Family Forum 1 highlights family programs, suicide prevention, employment 

10/11/2011 1:00 PM 

Lt. Gen. Jack C Stultz (left) and Maj. Gen. Raymond W. Carpenter spoke at the ILW Family Forum 1

Secretary of the Army John M. McHugh and the Army's new chief of staff, Gen. Raymond T. Odierno, offered somewhat different predictions for the fate of programs for Army families at  AUSA’s Annual Meeting and Exposition Monday, October 10 in Washington, D.C.

“We will not make Army family programs the bill payer for other initiatives,” McHugh declared without promising there would be no cutbacks whatsoever.

Odierno told his audience, “I would not panic.  We do understand the importance of family programs, but we do need to make choices.”  He added that feedback from families would be critical in helping his staff determine which programs are expendable and encouraged families to  provided it.

A similar prediction came from the acting director of the Army National Guard, Maj. Gen. Raymond W. Carpenter.  “We are probably going to see some changes in family programs,” he said.  “But…my commitment is that we are not going to reduce the service that we provide to you and to service members.”

An indirect prediction about family programs was offered by Lt. Gen. Jack C Stultz, chief, Army Reserve, Stultz said he is focusing not on future deployments but on preparing an annual contingency force of 25,000  soldiers capable of going anywhere on short notice.  Not only must they be trained, ready and resilent, he added, their families must be ready and resilient and that will require sustained funding and programs.

Asked how the repeal of Don’t Ask, Don’t Tell would affect family programs, Odierno said the federal Defense of Marriage Act limits the family programs available to same sex partners.  For his part, McHugh pledged repeal would not negatively affect the funding or availablilty of family programs.  He said the Defense Department is reviewing repeal’s effect on all the services.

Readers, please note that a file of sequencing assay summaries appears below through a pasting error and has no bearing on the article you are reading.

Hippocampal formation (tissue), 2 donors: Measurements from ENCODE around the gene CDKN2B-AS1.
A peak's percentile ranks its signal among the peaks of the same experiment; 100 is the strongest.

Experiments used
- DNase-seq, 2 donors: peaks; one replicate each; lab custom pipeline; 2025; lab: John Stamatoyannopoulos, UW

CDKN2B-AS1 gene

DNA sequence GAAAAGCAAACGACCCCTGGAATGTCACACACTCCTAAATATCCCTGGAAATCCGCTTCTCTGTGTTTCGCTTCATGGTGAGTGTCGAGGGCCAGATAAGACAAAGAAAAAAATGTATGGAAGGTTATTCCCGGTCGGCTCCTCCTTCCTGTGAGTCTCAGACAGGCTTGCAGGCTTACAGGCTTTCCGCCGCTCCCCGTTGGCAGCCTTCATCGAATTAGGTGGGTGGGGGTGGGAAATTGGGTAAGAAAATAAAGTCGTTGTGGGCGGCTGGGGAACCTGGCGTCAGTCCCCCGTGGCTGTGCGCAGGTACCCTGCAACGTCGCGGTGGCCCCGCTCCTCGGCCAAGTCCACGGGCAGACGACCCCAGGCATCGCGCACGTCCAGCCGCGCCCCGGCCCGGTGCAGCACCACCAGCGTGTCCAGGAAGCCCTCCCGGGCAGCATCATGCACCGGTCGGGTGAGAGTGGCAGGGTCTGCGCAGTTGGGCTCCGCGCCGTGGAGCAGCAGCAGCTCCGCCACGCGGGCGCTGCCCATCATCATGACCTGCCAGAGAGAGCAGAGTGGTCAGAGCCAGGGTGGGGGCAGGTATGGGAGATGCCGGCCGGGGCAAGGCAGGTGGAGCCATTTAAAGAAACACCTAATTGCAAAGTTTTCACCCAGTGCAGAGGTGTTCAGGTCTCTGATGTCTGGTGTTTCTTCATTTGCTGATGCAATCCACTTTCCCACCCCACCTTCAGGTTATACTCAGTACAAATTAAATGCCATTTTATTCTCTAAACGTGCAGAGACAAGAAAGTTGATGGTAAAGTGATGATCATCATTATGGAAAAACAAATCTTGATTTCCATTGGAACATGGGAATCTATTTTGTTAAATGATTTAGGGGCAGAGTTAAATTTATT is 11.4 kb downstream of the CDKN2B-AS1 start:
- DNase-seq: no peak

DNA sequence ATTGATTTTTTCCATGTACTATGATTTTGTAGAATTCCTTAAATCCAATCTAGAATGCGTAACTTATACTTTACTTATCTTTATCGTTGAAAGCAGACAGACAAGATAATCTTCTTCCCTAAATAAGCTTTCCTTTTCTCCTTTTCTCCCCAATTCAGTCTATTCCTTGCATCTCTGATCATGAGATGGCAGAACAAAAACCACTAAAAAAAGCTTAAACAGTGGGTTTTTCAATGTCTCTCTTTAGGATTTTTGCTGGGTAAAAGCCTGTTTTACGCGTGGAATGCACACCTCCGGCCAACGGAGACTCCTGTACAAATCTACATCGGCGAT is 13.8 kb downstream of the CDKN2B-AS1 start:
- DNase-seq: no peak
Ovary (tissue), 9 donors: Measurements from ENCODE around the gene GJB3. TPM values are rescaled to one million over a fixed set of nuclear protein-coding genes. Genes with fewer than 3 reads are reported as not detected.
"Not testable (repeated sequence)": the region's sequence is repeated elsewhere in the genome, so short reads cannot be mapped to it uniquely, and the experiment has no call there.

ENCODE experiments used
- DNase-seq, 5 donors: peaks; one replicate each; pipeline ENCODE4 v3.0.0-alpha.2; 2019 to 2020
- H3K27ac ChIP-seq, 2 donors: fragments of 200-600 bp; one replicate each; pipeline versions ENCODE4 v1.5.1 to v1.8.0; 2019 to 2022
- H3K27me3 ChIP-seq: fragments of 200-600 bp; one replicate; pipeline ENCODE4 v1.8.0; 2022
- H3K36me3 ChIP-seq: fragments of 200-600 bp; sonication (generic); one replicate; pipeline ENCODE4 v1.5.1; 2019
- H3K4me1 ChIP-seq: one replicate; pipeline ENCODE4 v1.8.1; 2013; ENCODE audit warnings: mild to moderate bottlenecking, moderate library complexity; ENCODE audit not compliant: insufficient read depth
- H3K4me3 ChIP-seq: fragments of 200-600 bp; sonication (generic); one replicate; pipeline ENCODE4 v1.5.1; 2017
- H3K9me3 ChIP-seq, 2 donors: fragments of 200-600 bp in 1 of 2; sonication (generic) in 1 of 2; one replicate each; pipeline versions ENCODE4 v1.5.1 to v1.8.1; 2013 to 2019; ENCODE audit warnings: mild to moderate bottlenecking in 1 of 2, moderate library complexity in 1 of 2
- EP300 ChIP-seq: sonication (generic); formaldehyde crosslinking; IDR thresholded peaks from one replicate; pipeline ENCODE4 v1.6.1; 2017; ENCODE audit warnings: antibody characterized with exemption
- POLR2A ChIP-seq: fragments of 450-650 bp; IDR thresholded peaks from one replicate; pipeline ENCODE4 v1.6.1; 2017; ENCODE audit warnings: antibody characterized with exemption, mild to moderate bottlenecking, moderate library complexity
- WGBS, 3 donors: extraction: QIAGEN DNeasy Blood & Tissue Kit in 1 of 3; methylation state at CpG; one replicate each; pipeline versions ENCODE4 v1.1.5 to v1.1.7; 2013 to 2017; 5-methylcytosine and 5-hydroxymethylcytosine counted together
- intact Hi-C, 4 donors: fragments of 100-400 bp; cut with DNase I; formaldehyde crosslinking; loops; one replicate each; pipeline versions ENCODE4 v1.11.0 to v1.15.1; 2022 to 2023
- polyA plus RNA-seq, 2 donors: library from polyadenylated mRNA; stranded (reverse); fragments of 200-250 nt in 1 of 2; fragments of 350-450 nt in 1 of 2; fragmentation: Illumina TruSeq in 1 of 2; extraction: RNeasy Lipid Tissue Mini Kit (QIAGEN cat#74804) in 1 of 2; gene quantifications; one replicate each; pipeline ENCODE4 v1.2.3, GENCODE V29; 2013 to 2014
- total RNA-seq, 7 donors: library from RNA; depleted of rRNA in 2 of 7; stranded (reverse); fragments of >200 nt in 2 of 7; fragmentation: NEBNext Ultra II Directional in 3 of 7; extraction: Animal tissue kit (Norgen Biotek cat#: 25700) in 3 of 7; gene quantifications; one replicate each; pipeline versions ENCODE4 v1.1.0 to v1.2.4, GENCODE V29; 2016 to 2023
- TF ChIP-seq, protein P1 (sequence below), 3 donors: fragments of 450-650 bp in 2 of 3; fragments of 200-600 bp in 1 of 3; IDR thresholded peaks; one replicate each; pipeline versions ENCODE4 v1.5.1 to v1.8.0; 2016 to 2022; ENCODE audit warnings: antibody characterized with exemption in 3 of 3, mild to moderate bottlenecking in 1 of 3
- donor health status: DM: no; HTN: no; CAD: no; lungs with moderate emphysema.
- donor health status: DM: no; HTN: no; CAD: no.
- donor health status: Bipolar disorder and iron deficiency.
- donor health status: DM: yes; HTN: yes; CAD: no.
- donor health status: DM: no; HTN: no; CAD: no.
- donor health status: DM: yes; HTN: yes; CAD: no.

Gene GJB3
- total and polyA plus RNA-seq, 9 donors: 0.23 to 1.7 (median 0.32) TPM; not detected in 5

Turning to suicide, Carpenter said at this time last year, 95 National Guard members had committed sucide, but a big effort to deter suicides had cut the number of 67 so far this year.  Still, he said, “I think we’re definitely a less resilient generation,” noting that when he came to his own parents for  advice with problems as young soldier during the Vietnam War, they told him “to suck it up.”   Later, he added, “I do not want anyone to think we are not asking soldiers to seek help.”

Carpenter pointed to the suicide last year of seven National Guard members who had enlisted within the past three months and never been to basic training.  “It’s not the National Guard that has a suicide problem,” he said.  “It’s society at large that has a suicide problem.”  He argued that the Army is charged with having a suicide problem because it has current statistics on suicide while high schools and colleges do not. 

To make soldiers more resilient, he pointed out that as part of the Army’s resilience program, the National Guard has trained hundreds of members down to the squad level to support soldiers and families dealing with mobilization and deployment.

Another much discussed issue was helping soldiers trying to  find employment.    Stultz spoke of the Reserve’s partnership with employers.  “We’ve got over 2,200 employers who have come to us and said, ‘We want to be part of this….,’ he said.   “We’ve got a portal with 700,000 jobs posted on it.”

He reported that Inova Health Care in northern Virginia has widened its own “Military to Medicine”  program to include not only reserve component personnel but soldiers coming off active duty and their spouses.

Recently in Oregon, Stultz said, 15 reserve component soldiers who came to an Army Strong Community Center looking for jobs.  Employment Partnership staff were able to set up interviews and 14 of the soldiers were interviewed and hired in one day. 

Speaking of the National Guard’s employment efforts, Carpenter reported that last year when the 53rd brigade returned from deployment, 39 percent had no jobs waiting.  With the help of the Army reserve, the state, and other programs, he said, “we’ve managed now to whittle that statistic down to something less than 20 percent.”